Herman Wouk has ranged in his novels from the mighty narrative of The Caine Mutiny and the warm, intimate humor of Marjorie Morningstar to the global panorama of The Winds of War and War and Remembrance. All these powers merge in this major new work of nonfiction, The Will to Live On, an illuminating account of the worldwide revolution that has been sweeping over Jewry, set against a swiftly reviewed background of history, tradition, and sacred literature.
Forty years ago, in his modern classic This Is My God, Herman Wouk stated the case for his religious beliefs and conduct. His aim in that work and in The Will to Live On has been to break through the crust of prejudice, to reawaken clearheaded thought about the magnificent Jewish patrimony, and to convey a message of hope for Jewish survival.
Although the Torah and the Talmud are timeless, the twentieth century has brought earthquake shocks to the Jews: the apocalyptic experience of the Holocaust, the reborn Jewish state, the precarious American diaspora, and deepening religious schisms. After a lifetime of study, Herman Wouk examines the changes affecting the Jewish world, especially the troubled wonder of Israel, and the remarkable, though dwindling, American Jewry. The book is peppered with wonderful stories of the author's encounters with such luminaries as Ben Gurion, Isidor Rabi, Yitzhak Rabin, Saul Bellow, and Richard Feynan.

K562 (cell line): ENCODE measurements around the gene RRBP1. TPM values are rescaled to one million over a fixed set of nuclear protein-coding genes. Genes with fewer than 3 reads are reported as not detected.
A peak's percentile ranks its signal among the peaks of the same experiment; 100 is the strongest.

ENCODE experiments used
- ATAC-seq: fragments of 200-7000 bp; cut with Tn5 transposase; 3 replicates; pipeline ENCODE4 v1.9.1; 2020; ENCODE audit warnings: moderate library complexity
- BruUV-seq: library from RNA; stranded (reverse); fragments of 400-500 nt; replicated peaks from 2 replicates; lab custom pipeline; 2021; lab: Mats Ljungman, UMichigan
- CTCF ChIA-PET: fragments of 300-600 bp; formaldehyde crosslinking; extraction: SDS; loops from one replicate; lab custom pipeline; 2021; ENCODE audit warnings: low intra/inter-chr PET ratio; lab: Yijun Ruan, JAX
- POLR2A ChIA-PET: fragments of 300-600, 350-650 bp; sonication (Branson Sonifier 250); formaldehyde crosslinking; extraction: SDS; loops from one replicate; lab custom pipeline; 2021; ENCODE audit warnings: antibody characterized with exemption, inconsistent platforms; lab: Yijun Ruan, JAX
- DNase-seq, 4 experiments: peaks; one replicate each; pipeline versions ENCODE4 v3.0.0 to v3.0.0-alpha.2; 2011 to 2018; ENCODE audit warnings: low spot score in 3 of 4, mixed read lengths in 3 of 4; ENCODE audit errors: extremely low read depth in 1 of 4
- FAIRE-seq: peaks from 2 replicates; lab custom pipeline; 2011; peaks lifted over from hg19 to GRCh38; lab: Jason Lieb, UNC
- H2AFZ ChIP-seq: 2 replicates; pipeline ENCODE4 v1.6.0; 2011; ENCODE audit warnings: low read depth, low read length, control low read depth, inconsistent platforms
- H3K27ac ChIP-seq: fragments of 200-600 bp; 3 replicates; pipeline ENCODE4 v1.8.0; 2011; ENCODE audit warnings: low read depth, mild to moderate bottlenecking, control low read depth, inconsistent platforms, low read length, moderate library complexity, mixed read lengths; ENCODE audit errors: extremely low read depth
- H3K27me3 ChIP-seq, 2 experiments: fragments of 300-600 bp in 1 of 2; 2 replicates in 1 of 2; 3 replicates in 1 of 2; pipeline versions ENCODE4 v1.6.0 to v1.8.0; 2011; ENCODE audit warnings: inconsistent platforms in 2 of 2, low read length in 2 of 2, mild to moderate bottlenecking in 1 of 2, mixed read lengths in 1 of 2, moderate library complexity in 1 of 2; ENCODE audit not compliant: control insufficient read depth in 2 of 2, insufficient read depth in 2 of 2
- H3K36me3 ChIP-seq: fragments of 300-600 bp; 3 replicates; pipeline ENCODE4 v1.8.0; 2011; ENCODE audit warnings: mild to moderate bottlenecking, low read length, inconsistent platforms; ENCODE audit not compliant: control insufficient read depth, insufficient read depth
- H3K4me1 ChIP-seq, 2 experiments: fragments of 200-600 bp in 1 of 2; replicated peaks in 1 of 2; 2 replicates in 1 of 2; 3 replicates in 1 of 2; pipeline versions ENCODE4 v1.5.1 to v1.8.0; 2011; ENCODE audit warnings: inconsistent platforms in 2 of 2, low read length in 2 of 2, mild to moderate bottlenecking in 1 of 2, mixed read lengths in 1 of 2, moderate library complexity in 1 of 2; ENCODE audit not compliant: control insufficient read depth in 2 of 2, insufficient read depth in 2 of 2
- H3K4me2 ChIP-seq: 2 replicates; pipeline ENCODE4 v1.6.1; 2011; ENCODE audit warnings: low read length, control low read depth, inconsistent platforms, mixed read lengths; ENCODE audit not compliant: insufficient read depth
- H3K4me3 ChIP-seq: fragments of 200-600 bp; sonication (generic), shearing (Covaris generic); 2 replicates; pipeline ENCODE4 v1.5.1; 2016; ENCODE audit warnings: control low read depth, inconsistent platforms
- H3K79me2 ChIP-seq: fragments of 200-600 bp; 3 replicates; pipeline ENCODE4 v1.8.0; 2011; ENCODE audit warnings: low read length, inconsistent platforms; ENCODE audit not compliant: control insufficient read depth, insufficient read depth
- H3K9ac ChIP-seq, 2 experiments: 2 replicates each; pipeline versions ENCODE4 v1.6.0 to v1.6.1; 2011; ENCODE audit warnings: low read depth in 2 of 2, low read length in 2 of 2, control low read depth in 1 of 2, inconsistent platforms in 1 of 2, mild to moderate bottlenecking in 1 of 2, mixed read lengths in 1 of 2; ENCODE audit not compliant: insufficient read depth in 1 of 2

Learned in general culture, warmly tolerant of other beliefs, this noted author expresses his own other beliefs, this noted author expresses his own faith with a passion that gives the book its fire and does so in the clear, engaging style that--as in all Wouk's fiction--makes the reader want to know what the next page will bring.
Herman Wouk writes, in The Will to Live On:
"And so the Melting Pot is beginning to work on Jewry. Its effect was deferred in the passing century by the shock of the Holocaust and the rise of Israel, but today the Holocaust is an academic subject, and Israel is no longer a beleaguered underdog. Amkha in America is not dying, it is slowly melting, and those are very different fates. Dying is a terror, an agony, a strangling finish, to be fought off by sheer instinct, by the will to live on, to the last breath. Melting is a mere diffusion into an ambient welcoming warmth in which one is dissolved and disappears, as a teaspoon of sugar vanishes into hot tea....
Yet here in the United States, for all the scary attrition I have pictured, we are still a community of over five million strong. . . . At a far stretch of my hopes, our descendants could one day be a diaspora comparable to Babylonia. At the moment, of course, that is beyond rational expectation. We have to concentrate on lasting at all. . . ."